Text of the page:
As I’m sure you know, if you do an Internet search of “Primrose SBS,” there are no results. However, I assumed that the “BS” in “SBS” stood for “Benefit Society” or “Benevolent Society.” Sure enough, I got a match. “Primrose Sick Benevolent Society” was founded in 1885, and had an office at 348 60th Street in Brooklyn. In Flushing, Queens, at the Mount Hebron Cemetery, 218 people are buried in a gated section titled “Primrose Sick Benevolent Society.” I was able to locate the last surviving member of this society (their final meetings were held in the early 1970s). Unfortunately, he had no idea what the “Primrose” meant, but, like your great-grandfather, his father hailed from Hungary, so presumably, this society was for members from the same town or city in Hungary.

Back to your cup, which along with “Primrose SBS” has dates stating “1885-1925.” As we have established that the Society was founded in 1885, it is likely this cup was presented to every member of the Society at a banquet dinner for its 40th anniversary. Regarding value, it is quite minimal, as even profusely inscribed silver kiddush cups in Hebrew or Yiddish from a landsmanshaft sell for $50-$100. Your cup, which is minimally inscribed in English, is worth about $40.




Dear Tsadik,

What can you tell me about this piece? Is it actually pre-1948 as advertised, or a fake? I purchased it at auction. Thank you! I look forward to hearing from you.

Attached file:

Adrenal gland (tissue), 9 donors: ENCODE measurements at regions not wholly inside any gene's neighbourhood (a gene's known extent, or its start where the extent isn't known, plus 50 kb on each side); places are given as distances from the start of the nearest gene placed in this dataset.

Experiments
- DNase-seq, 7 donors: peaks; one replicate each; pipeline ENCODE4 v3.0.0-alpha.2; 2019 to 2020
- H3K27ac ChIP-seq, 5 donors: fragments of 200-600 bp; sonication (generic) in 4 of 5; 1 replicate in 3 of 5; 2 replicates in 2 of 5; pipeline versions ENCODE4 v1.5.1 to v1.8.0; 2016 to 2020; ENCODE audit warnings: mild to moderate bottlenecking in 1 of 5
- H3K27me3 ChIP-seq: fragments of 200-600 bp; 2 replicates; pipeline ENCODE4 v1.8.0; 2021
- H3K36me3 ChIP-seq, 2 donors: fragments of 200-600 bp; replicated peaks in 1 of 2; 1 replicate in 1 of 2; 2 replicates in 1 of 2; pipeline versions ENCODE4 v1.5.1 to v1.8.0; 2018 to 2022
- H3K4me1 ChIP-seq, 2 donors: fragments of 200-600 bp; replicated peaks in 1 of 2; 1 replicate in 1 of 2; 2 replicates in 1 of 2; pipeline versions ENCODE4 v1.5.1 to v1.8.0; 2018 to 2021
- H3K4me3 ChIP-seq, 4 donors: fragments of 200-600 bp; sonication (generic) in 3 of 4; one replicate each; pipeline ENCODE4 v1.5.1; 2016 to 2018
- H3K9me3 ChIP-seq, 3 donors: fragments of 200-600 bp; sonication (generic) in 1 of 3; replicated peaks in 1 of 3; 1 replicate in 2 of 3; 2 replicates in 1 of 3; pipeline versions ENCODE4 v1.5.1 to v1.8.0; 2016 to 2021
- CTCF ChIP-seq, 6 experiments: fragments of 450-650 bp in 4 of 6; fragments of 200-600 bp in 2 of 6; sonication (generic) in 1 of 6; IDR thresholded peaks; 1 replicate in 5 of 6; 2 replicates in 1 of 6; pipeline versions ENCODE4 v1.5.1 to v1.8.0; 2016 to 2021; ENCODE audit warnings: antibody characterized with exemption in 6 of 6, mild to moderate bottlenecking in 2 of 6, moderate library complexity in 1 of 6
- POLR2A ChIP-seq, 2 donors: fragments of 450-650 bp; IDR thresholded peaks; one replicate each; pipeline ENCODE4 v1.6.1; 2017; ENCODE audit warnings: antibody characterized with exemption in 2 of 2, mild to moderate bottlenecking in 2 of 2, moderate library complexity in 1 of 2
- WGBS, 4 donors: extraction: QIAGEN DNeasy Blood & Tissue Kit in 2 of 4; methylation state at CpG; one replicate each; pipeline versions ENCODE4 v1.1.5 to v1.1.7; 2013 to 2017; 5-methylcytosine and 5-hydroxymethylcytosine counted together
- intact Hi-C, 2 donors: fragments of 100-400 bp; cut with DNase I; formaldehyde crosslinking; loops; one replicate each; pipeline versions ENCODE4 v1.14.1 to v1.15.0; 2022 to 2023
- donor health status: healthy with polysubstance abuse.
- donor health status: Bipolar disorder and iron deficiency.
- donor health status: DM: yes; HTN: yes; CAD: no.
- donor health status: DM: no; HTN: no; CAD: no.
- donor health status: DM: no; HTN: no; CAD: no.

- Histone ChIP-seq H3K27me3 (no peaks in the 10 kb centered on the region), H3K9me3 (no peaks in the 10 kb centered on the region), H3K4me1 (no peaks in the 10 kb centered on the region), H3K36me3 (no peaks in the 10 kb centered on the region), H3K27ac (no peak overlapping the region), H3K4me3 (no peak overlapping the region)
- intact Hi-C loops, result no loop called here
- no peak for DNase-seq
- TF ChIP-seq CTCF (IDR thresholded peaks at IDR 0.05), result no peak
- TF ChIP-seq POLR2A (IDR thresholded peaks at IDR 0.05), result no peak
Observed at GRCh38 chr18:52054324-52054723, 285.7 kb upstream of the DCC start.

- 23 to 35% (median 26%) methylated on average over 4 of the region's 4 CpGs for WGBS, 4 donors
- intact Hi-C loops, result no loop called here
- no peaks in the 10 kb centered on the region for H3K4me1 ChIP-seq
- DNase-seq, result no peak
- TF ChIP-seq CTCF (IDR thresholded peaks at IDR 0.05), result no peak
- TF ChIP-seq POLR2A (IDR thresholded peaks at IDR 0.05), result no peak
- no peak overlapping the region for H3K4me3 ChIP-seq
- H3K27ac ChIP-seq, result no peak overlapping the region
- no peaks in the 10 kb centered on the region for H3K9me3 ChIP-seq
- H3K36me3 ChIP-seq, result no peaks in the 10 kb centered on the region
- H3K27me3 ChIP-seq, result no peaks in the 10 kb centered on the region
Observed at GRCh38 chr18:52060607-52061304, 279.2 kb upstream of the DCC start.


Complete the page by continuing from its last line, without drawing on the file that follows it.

Leora Magier
New York, NY


Dear Leora,

I’ll get right to the point: It’s a fake. Unfortunately, the field of antique Judaica is plagued by fakes and forgeries of every type imaginable. About 20 years ago, the original old dies for a number of sheet-brass Chanukah menorahs from the Bezalel School in Jerusalem were found, and since then, re-issues of various types of Bezalel Chanukah menorahs have been made, and too often, offered as an authentic original.

Now you are thinking, “How can you tell that just from a photograph?” A number of things set off alarm bells:

1) The oil holders. They are the wrong size (a bit small), are too simple in shape, and are each lacking the “double-lip” found on the original. 2) The placement of the servant light. It’s much too high. On an original, the placement is at the bottom, by the base. 3) The base. It lacks the four-cupped feet. Yes, it’s possible that all four feet have broken off and are lost, but there is no soldering mark by the corners on your example to indicate feet were ever there; the bottom of your base is even and sharp. 4) The borders. Look how crude and uneven the edges of the backplate are. Notice how the “hole” for hanging this menorah from a nail on a wall was never punched through! The “hole” is useless. 5) Finally, the design itself. It is not as crisp and deep in detail as it should be, particularly by the base.

Fake sheet-brass Bezalel menorahs are so prevalent that they have affected the values of authentic examples, as collectors are wary of purchasing a Bezalel menorah and later discovering it is a new forgery. Twenty years ago, an authentic, antique example of your Bezalel Chanukah menorah would have sold for around $1,200. Today, that has dropped to $500. Unfortunately, your new “re-issue” has no collectible value whatsoever.



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Tsadik Kaplan is a collector, certified appraiser, and speaker/lecturer on the topic of Judaica. He is the author of the book “Jewish Antiques: From Menorahs to Seltzer Bottles” (Schiffer Publishing). For questions or comments – or to send pictures of your Judaica for future columns – email